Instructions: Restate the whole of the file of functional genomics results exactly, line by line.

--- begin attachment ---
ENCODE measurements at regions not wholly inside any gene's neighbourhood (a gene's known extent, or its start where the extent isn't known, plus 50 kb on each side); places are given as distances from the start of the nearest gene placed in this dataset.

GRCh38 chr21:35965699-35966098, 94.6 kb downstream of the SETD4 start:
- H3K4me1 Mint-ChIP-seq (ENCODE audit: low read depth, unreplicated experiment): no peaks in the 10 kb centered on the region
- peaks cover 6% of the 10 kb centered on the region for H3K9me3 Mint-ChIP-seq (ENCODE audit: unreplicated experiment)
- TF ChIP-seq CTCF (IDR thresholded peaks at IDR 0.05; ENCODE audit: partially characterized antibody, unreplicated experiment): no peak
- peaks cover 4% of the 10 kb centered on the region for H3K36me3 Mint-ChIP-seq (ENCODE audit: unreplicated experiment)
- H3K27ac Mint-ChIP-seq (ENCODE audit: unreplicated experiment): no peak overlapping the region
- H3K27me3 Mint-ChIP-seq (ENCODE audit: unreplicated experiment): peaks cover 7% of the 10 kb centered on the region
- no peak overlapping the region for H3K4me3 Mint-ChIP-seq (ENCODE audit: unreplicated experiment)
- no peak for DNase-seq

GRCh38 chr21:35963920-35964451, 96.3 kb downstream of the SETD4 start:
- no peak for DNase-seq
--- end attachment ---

ENCODE measurements at regions not wholly inside any gene's neighbourhood (a gene's known extent, or its start where the extent isn't known, plus 50 kb on each side); places are given as distances from the start of the nearest gene placed in this dataset.

GRCh38 chr21:35965699-35966098, 94.6 kb downstream of the SETD4 start:
- H3K4me1 Mint-ChIP-seq (ENCODE audit: low read depth, unreplicated experiment): no peaks in the 10 kb centered on the region
- peaks cover 6% of the 10 kb centered on the region for H3K9me3 Mint-ChIP-seq (ENCODE audit: unreplicated experiment)
- TF ChIP-seq CTCF (IDR thresholded peaks at IDR 0.05; ENCODE audit: partially characterized antibody, unreplicated experiment): no peak
- peaks cover 4% of the 10 kb centered on the region for H3K36me3 Mint-ChIP-seq (ENCODE audit: unreplicated experiment)
- H3K27ac Mint-ChIP-seq (ENCODE audit: unreplicated experiment): no peak overlapping the region
- H3K27me3 Mint-ChIP-seq (ENCODE audit: unreplicated experiment): peaks cover 7% of the 10 kb centered on the region
- no peak overlapping the region for H3K4me3 Mint-ChIP-seq (ENCODE audit: unreplicated experiment)
- no peak for DNase-seq

GRCh38 chr21:35963920-35964451, 96.3 kb downstream of the SETD4 start:
- no peak for DNase-seq